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Land Policies for Growth and Poverty Reduction (World Bank Policy Research Report)

Land Policies for Growth and Poverty Reduction (World Bank Policy Research Report)

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Book DescriptionLand is a key component of the wealth of any nation. Well-defined, secure, and transferable rights to land are crucial to development efforts.

In developing countries, most land is used for agricultural production, a mainstay of economic sustenance. The possession of land rights also allows people to turn latent assets into live capital through entrepreneurial activity. Moreover, the use of land as a primary investment vehicle allows households to accumulate and transfer wealth between generations. The ability to use land rights as collateral for credit helps create a stronger investment climate, and land rights are thus a pre-condition for the emergence and operation of financial markets. This book considers the historical, conceptual, and legal contexts of property rights to land and land transactions and explores the scope and role of governments and land policy formation.

Researchers have often neglected the profound impact of land policies on countries' long-term path of social and economic development. This report draws on an impressive body of research to emphasize this dimension and illustrate implications for policy. It deserves a wide readership among academics and policymakers.--Yujiro Hayami, Chairman, FASID Graduate Faculty, and Professor, National Graduate Institute for Policy Studies, Tokyo, Japan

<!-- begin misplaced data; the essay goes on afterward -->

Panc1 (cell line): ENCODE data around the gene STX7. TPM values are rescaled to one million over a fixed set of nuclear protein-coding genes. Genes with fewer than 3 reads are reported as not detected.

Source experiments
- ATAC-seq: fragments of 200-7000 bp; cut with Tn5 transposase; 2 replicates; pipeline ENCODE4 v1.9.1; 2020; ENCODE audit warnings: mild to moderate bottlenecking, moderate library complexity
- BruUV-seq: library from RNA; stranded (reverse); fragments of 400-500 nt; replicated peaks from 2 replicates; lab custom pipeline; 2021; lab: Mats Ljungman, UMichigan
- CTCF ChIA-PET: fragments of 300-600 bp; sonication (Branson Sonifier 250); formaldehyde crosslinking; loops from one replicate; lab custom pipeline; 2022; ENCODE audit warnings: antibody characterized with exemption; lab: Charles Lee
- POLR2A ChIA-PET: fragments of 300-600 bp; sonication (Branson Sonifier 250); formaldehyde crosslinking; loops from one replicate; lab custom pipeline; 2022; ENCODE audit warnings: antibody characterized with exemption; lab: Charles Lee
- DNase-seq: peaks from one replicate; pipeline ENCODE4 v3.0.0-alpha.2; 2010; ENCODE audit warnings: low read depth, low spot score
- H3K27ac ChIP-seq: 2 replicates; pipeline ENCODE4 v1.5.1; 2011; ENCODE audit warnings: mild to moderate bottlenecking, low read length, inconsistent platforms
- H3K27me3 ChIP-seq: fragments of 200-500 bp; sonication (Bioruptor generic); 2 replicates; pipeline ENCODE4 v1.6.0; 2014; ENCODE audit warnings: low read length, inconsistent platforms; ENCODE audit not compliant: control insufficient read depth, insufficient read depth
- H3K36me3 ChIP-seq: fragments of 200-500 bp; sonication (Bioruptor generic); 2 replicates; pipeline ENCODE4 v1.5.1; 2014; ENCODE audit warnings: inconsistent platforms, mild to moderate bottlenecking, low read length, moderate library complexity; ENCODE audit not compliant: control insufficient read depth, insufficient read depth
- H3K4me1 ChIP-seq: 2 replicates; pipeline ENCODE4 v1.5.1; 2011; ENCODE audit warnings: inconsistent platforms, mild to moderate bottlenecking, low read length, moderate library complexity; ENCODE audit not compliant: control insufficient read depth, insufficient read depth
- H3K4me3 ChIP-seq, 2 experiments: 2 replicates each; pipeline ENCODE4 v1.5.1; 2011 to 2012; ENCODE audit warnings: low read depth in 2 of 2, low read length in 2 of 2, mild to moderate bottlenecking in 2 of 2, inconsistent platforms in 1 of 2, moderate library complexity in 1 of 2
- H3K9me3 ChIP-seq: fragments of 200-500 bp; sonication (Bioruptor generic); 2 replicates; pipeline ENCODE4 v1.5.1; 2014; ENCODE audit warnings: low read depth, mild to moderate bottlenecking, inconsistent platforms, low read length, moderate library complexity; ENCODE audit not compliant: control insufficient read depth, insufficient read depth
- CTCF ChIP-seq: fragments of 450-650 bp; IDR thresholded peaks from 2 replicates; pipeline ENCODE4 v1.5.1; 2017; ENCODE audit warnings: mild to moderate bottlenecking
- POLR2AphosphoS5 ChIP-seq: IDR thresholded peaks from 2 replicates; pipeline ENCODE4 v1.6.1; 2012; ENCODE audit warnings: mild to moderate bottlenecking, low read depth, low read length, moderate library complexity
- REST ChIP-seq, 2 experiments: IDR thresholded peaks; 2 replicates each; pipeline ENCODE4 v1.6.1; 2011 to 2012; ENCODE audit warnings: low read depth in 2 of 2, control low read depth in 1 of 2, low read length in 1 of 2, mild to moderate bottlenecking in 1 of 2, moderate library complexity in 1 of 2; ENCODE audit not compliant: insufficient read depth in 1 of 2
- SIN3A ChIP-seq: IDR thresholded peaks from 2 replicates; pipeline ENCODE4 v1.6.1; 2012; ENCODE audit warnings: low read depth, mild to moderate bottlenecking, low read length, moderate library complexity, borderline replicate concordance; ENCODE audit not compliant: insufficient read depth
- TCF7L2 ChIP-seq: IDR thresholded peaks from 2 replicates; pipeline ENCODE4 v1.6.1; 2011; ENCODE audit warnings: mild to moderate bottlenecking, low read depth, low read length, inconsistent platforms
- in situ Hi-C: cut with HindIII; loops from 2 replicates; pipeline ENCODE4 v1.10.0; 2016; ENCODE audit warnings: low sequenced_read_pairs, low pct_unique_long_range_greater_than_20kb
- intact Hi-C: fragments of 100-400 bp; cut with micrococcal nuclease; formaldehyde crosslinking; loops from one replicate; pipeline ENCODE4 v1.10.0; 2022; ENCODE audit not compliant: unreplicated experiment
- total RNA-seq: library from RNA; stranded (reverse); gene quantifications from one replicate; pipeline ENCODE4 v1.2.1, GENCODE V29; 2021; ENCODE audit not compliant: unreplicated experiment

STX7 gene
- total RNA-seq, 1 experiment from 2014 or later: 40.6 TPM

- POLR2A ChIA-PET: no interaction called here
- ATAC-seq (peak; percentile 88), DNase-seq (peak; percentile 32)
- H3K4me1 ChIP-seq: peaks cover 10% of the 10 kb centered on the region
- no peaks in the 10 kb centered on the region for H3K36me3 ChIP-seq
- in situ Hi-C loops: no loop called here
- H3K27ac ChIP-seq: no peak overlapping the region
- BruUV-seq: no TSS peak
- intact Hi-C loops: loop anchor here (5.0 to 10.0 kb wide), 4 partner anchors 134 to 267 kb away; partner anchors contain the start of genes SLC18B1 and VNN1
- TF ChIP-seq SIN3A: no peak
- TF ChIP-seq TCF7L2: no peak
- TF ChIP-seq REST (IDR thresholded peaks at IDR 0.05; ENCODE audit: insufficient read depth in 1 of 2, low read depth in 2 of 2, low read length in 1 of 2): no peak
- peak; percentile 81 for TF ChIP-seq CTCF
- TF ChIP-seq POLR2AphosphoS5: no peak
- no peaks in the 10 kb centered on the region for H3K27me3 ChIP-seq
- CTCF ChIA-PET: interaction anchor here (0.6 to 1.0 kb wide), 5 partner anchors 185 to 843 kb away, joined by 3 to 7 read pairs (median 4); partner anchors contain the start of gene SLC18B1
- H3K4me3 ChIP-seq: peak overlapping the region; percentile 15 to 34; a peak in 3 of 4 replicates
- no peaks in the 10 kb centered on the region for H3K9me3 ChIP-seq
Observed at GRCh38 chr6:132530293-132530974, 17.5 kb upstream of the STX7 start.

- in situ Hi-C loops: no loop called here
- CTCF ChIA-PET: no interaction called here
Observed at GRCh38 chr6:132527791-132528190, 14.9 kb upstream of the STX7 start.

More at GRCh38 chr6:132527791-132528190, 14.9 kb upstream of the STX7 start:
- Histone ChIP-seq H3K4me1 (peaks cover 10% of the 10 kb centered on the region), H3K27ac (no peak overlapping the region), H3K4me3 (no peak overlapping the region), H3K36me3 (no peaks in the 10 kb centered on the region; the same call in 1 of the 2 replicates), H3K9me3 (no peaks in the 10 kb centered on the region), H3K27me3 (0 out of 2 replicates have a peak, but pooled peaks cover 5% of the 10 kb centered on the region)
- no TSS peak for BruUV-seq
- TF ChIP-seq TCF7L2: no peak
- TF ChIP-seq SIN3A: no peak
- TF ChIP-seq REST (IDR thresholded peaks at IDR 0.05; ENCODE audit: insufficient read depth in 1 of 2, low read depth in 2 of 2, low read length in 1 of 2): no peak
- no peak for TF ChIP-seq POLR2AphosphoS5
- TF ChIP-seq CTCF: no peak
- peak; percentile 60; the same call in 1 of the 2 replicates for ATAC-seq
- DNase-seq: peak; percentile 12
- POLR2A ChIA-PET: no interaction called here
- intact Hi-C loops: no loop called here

Historical experience in many countries demonstrates that without a clear land policy, it will be difficult or impossible to reduce deep-rooted structural poverty and inequality. Building on a wide array of research and experience, this report lays out the main dimensions of the issue and illustrates how they can help to develop an approach to land policy that fits into more general strategies for poverty reduction.--Alan deJanvry, Professor, University of California, Berkeley

This report represents a major and welcome shift in World Bank thinking on land policy by offering an increased openness and flexibility in thinking, a readiness to admit to past mistakes, and an avoidance of dogmatism. The critical test will be to ensure that the report's relatively more enlightened approach and principles will be turned into better Bank practice at the country level. This will require genuine commitment from senior management in the Bank and continued pressure from civil society advocates who defend the land rights of the poor. -- Robin Palmer, Land Policy Adviser, Oxfam, Great BritainDownload DescriptionLand is a key component of the wealth of any nation. Throughout history, virtually all civilizations have spent considerable time defining land rights and establishing institutions to administer them. Well-defined, secure, and transferable rights to land are crucial to development efforts. In developing countries, most land is used for agricultural production, a mainstay of economic sustenance. The possession of land rights also typically ensures a baseline of shelter and food supply and allows people to turn latent assets into live capital through entrepreneurial activity. Once secure in their land rights, rural households invest to increase productivity. Moreover, the use of land as a primary investment vehicle allows households to accumulate and transfer wealth between generations. The ability to use land rights as collateral for credit helps create a stronger investment climate and land rights are thus, at the level of the economy, a pre-condition for the emergence and operation of financial markets. Property rights to land are one of the cornerstones for the functioning of modern economies. This book looks first at the historical, conceptual, and legal contexts of property rights to land. It then considers aspects of land transactions, including the key factors affecting the functioning of rural land markets. Finally, it explores the scope and role of governments and land policy formation and discusses ways in which developing countries can establish land policy frameworks that maximize social benefit.